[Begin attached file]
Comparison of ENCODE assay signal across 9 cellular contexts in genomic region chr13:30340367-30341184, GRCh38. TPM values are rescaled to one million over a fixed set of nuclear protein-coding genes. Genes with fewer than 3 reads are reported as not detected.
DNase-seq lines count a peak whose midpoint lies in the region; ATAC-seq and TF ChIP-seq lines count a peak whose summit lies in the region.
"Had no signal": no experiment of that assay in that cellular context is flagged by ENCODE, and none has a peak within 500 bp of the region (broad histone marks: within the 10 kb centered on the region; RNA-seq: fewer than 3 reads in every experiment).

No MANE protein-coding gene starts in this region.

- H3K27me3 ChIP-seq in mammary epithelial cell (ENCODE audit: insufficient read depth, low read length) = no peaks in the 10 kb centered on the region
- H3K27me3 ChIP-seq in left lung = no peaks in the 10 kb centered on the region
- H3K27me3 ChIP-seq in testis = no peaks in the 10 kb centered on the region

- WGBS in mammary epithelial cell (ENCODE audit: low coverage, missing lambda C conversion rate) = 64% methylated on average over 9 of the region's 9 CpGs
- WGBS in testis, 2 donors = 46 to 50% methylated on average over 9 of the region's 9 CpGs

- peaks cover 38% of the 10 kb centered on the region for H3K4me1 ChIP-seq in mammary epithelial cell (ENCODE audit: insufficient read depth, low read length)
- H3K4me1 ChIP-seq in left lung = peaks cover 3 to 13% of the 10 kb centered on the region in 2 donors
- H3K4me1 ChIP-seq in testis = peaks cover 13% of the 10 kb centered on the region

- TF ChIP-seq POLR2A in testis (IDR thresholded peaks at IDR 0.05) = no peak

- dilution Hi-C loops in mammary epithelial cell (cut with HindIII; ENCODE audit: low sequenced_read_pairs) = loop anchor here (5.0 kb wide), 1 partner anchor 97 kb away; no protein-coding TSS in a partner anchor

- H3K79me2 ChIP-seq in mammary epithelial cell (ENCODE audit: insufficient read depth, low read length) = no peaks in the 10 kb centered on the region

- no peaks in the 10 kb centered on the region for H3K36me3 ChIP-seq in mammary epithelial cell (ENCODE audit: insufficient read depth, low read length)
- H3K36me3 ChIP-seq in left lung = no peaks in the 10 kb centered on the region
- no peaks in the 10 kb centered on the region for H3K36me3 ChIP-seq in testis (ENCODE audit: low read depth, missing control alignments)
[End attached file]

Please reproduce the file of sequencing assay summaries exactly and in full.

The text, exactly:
Comparison of ENCODE assay signal across 9 cellular contexts in genomic region chr13:30340367-30341184, GRCh38. TPM values are rescaled to one million over a fixed set of nuclear protein-coding genes. Genes with fewer than 3 reads are reported as not detected.
DNase-seq lines count a peak whose midpoint lies in the region; ATAC-seq and TF ChIP-seq lines count a peak whose summit lies in the region.
"Had no signal": no experiment of that assay in that cellular context is flagged by ENCODE, and none has a peak within 500 bp of the region (broad histone marks: within the 10 kb centered on the region; RNA-seq: fewer than 3 reads in every experiment).

No MANE protein-coding gene starts in this region.

- H3K27me3 ChIP-seq in mammary epithelial cell (ENCODE audit: insufficient read depth, low read length) = no peaks in the 10 kb centered on the region
- H3K27me3 ChIP-seq in left lung = no peaks in the 10 kb centered on the region
- H3K27me3 ChIP-seq in testis = no peaks in the 10 kb centered on the region

- WGBS in mammary epithelial cell (ENCODE audit: low coverage, missing lambda C conversion rate) = 64% methylated on average over 9 of the region's 9 CpGs
- WGBS in testis, 2 donors = 46 to 50% methylated on average over 9 of the region's 9 CpGs

- peaks cover 38% of the 10 kb centered on the region for H3K4me1 ChIP-seq in mammary epithelial cell (ENCODE audit: insufficient read depth, low read length)
- H3K4me1 ChIP-seq in left lung = peaks cover 3 to 13% of the 10 kb centered on the region in 2 donors
- H3K4me1 ChIP-seq in testis = peaks cover 13% of the 10 kb centered on the region

- TF ChIP-seq POLR2A in testis (IDR thresholded peaks at IDR 0.05) = no peak

- dilution Hi-C loops in mammary epithelial cell (cut with HindIII; ENCODE audit: low sequenced_read_pairs) = loop anchor here (5.0 kb wide), 1 partner anchor 97 kb away; no protein-coding TSS in a partner anchor

- H3K79me2 ChIP-seq in mammary epithelial cell (ENCODE audit: insufficient read depth, low read length) = no peaks in the 10 kb centered on the region

- no peaks in the 10 kb centered on the region for H3K36me3 ChIP-seq in mammary epithelial cell (ENCODE audit: insufficient read depth, low read length)
- H3K36me3 ChIP-seq in left lung = no peaks in the 10 kb centered on the region
- no peaks in the 10 kb centered on the region for H3K36me3 ChIP-seq in testis (ENCODE audit: low read depth, missing control alignments)